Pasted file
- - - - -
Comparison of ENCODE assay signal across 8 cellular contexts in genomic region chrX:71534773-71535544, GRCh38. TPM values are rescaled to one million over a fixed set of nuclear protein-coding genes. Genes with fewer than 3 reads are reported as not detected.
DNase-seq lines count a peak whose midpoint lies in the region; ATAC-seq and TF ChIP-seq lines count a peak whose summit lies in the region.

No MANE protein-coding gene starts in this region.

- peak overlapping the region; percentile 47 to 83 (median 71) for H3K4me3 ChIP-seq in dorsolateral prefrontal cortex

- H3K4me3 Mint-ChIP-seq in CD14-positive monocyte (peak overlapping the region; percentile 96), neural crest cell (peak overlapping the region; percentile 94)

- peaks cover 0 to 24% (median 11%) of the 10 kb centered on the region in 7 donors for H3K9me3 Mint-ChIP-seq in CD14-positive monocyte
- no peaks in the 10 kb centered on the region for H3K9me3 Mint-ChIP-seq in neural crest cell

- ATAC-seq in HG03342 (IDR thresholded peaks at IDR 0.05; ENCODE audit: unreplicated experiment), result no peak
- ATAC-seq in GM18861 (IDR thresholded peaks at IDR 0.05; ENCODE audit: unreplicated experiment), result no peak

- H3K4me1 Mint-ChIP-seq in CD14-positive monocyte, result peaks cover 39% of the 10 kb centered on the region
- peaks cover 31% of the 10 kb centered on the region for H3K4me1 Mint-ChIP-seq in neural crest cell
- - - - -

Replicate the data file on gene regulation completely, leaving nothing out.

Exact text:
Comparison of ENCODE assay signal across 8 cellular contexts in genomic region chrX:71534773-71535544, GRCh38. TPM values are rescaled to one million over a fixed set of nuclear protein-coding genes. Genes with fewer than 3 reads are reported as not detected.
DNase-seq lines count a peak whose midpoint lies in the region; ATAC-seq and TF ChIP-seq lines count a peak whose summit lies in the region.

No MANE protein-coding gene starts in this region.

- peak overlapping the region; percentile 47 to 83 (median 71) for H3K4me3 ChIP-seq in dorsolateral prefrontal cortex

- H3K4me3 Mint-ChIP-seq in CD14-positive monocyte (peak overlapping the region; percentile 96), neural crest cell (peak overlapping the region; percentile 94)

- peaks cover 0 to 24% (median 11%) of the 10 kb centered on the region in 7 donors for H3K9me3 Mint-ChIP-seq in CD14-positive monocyte
- no peaks in the 10 kb centered on the region for H3K9me3 Mint-ChIP-seq in neural crest cell

- ATAC-seq in HG03342 (IDR thresholded peaks at IDR 0.05; ENCODE audit: unreplicated experiment), result no peak
- ATAC-seq in GM18861 (IDR thresholded peaks at IDR 0.05; ENCODE audit: unreplicated experiment), result no peak

- H3K4me1 Mint-ChIP-seq in CD14-positive monocyte, result peaks cover 39% of the 10 kb centered on the region
- peaks cover 31% of the 10 kb centered on the region for H3K4me1 Mint-ChIP-seq in neural crest cell